After Apple deprecated Java in 2010, the company committed to releasing updates to Java for Mac OS X 10.5 and 10.6. But as Steve Jobs pointed out in an e-mail, the way Oracle and Apple managed Java meant that “the Java we ship is always a version behind.”
Apple dropped Java from OS X 10.7 Lion, but, as we have seen recently, Java has been used as a vector in recent Mac malware attacks, with more than 600,000 Macs infected by the Flashback malware.
As Ars Technica reports, Oracle will be providing Java updates for Mac OS X directly in the future. No longer will Mac users need to wait for an Apple update, but they will have to find and install Java updates on their own. (Current Java updates, provided by Apple, are installed via Software Update. Oracle also provides an auto-update mechanism.)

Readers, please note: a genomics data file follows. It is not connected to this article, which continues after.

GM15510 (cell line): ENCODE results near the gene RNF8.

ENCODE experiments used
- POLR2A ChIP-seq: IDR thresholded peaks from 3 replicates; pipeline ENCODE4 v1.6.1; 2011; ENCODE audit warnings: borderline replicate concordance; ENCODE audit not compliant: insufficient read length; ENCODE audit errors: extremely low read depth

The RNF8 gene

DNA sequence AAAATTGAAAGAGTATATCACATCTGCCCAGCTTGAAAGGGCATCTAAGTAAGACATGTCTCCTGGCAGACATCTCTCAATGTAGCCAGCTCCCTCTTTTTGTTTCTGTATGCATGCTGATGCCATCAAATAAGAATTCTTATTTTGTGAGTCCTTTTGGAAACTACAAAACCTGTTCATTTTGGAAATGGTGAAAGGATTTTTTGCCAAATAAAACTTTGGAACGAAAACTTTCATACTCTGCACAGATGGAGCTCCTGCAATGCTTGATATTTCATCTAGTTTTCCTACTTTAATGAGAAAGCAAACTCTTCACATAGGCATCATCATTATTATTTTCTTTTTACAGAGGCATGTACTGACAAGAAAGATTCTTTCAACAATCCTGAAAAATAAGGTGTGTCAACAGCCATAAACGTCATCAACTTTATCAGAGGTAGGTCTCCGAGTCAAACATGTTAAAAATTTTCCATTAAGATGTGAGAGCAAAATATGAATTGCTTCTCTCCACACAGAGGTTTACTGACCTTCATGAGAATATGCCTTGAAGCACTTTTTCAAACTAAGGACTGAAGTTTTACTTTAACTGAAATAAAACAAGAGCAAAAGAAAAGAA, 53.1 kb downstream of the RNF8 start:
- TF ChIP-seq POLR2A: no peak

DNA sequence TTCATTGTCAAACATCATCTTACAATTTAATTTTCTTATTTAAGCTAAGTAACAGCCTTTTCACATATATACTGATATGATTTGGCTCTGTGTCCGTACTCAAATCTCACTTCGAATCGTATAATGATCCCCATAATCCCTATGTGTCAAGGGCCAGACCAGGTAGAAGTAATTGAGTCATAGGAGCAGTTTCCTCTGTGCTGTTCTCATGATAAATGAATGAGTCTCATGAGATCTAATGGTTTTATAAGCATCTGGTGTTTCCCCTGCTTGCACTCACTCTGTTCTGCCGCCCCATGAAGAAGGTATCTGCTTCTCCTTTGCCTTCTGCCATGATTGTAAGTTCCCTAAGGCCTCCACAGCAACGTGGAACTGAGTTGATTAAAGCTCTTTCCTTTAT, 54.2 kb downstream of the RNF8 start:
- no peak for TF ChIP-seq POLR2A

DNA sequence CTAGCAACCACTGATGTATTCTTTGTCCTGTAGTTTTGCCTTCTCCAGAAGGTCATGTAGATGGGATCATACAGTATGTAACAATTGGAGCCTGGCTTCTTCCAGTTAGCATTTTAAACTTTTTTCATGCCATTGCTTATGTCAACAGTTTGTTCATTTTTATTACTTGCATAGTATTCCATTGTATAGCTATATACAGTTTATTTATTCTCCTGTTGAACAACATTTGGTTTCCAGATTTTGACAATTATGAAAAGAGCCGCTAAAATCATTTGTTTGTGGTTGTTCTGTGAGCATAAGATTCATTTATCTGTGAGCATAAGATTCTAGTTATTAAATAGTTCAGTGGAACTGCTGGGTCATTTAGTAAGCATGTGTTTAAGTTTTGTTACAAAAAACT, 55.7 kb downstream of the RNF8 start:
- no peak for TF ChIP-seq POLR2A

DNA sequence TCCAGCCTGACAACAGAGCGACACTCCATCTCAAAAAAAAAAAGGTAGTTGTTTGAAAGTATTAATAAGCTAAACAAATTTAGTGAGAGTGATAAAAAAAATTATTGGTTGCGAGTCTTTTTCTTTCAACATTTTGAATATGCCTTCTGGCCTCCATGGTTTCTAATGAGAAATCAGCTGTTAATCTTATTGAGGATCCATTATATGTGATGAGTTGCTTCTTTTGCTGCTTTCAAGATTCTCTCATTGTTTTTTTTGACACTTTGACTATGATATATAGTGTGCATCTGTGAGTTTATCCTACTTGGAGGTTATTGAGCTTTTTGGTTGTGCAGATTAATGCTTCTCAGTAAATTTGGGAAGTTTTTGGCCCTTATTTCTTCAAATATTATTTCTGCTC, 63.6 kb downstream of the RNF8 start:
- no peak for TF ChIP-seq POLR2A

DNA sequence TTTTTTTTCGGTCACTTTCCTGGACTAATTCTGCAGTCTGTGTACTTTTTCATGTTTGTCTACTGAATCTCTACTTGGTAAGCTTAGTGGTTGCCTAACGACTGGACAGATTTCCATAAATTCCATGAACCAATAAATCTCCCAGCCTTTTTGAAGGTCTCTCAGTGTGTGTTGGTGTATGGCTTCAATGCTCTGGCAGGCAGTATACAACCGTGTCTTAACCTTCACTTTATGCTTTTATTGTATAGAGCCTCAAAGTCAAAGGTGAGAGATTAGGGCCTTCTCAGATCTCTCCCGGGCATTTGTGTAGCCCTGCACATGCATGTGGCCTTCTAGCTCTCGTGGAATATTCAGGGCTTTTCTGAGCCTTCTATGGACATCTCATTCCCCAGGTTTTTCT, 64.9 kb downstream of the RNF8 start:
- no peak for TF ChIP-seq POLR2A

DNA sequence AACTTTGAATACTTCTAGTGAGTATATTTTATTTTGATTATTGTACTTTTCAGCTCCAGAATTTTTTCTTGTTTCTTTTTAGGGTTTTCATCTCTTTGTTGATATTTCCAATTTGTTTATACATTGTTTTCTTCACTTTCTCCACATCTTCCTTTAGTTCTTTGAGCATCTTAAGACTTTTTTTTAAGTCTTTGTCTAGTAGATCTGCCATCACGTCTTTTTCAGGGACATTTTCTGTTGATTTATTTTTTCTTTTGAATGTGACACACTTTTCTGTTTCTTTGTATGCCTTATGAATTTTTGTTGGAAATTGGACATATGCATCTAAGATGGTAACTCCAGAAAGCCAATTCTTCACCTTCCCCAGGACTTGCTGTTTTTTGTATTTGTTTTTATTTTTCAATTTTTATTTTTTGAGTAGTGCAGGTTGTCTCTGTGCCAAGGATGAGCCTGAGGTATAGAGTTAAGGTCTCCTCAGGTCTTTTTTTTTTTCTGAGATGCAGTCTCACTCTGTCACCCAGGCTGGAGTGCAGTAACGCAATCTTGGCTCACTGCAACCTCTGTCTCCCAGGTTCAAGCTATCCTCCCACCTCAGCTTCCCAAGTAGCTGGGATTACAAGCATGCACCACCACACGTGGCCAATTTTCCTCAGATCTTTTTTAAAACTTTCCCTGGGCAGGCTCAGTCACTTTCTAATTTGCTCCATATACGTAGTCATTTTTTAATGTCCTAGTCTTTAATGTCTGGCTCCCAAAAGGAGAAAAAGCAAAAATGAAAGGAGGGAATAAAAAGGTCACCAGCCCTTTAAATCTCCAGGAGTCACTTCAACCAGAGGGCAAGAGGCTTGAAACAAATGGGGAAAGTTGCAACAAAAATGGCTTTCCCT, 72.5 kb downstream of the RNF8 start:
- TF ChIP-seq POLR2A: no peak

Oracle provides 4-6 Java updates each year. Oracle has pointed out that this release does not include the Java browser plug-in, nor the Web Start application, but only the Java Runtime Environment. This means that, according to Ars Technica:
Until the Web plugin is available from Oracle, however, Mac users may still be vulnerable to attacks based on Java exploits. Users who don’t update to Oracle’s version and still rely on Apple’s deprecated version, could face a similar security vulnerability.
Mac users can download the latest version of Java here.